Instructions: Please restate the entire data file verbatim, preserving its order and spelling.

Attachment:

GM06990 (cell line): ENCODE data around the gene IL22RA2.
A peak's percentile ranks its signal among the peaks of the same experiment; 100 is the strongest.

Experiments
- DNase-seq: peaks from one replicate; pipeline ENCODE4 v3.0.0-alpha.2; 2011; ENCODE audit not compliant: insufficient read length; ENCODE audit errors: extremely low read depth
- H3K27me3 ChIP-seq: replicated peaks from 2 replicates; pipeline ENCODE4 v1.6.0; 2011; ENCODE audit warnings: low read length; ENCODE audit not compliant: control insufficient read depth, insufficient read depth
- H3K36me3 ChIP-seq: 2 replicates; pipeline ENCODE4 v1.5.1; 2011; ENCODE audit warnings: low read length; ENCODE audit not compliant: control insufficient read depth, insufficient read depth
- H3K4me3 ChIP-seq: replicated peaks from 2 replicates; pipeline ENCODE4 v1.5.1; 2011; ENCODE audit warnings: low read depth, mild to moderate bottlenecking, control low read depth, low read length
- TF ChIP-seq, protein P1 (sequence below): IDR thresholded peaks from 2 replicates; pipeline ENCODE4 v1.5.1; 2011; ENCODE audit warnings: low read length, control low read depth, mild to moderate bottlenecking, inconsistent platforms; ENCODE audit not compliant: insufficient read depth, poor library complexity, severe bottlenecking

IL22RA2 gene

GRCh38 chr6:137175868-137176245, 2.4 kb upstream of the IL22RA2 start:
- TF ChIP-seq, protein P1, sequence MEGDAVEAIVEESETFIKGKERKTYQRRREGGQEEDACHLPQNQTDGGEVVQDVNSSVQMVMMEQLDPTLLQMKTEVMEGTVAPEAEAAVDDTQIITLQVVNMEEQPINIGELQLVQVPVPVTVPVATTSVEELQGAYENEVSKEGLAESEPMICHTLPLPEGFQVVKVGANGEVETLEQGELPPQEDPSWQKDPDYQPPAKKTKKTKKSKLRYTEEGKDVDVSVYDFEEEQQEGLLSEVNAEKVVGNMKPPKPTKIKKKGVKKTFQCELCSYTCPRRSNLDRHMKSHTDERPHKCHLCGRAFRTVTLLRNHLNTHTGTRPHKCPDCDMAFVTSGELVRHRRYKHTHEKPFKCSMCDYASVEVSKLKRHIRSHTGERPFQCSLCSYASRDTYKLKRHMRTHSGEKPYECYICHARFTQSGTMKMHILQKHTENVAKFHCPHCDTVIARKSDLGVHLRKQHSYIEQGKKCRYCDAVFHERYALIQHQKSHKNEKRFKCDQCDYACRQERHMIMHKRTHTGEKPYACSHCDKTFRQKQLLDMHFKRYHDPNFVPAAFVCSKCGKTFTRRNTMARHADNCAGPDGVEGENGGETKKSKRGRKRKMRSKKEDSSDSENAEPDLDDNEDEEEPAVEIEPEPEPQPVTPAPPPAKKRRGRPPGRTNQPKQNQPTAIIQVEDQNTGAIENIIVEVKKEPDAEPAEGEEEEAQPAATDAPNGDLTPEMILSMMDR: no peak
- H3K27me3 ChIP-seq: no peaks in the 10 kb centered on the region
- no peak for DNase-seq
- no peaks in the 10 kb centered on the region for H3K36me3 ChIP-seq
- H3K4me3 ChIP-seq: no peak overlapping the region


GM06990 (cell line): ENCODE data around the gene IL22RA2.
A peak's percentile ranks its signal among the peaks of the same experiment; 100 is the strongest.

Experiments
- DNase-seq: peaks from one replicate; pipeline ENCODE4 v3.0.0-alpha.2; 2011; ENCODE audit not compliant: insufficient read length; ENCODE audit errors: extremely low read depth
- H3K27me3 ChIP-seq: replicated peaks from 2 replicates; pipeline ENCODE4 v1.6.0; 2011; ENCODE audit warnings: low read length; ENCODE audit not compliant: control insufficient read depth, insufficient read depth
- H3K36me3 ChIP-seq: 2 replicates; pipeline ENCODE4 v1.5.1; 2011; ENCODE audit warnings: low read length; ENCODE audit not compliant: control insufficient read depth, insufficient read depth
- H3K4me3 ChIP-seq: replicated peaks from 2 replicates; pipeline ENCODE4 v1.5.1; 2011; ENCODE audit warnings: low read depth, mild to moderate bottlenecking, control low read depth, low read length
- TF ChIP-seq, protein P1 (sequence below): IDR thresholded peaks from 2 replicates; pipeline ENCODE4 v1.5.1; 2011; ENCODE audit warnings: low read length, control low read depth, mild to moderate bottlenecking, inconsistent platforms; ENCODE audit not compliant: insufficient read depth, poor library complexity, severe bottlenecking

IL22RA2 gene

GRCh38 chr6:137175868-137176245, 2.4 kb upstream of the IL22RA2 start:
- TF ChIP-seq, protein P1, sequence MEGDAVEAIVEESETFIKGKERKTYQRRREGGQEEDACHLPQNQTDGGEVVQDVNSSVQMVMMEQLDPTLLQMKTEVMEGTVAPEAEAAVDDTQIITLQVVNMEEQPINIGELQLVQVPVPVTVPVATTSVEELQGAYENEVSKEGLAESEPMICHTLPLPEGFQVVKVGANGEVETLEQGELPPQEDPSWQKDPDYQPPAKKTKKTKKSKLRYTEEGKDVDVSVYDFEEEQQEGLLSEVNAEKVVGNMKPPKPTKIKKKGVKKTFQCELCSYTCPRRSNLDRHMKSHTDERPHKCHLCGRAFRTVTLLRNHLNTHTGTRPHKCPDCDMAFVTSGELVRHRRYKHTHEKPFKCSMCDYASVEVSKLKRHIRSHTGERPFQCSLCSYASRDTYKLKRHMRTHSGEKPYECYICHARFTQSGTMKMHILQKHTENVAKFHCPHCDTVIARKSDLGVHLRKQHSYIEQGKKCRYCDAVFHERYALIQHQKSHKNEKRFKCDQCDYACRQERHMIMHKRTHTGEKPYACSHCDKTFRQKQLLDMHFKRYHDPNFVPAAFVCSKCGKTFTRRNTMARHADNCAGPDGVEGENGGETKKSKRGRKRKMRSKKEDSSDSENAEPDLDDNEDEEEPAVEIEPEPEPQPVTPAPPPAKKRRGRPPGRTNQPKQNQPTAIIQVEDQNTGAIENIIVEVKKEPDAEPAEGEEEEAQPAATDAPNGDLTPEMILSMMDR: no peak
- H3K27me3 ChIP-seq: no peaks in the 10 kb centered on the region
- no peak for DNase-seq
- no peaks in the 10 kb centered on the region for H3K36me3 ChIP-seq
- H3K4me3 ChIP-seq: no peak overlapping the region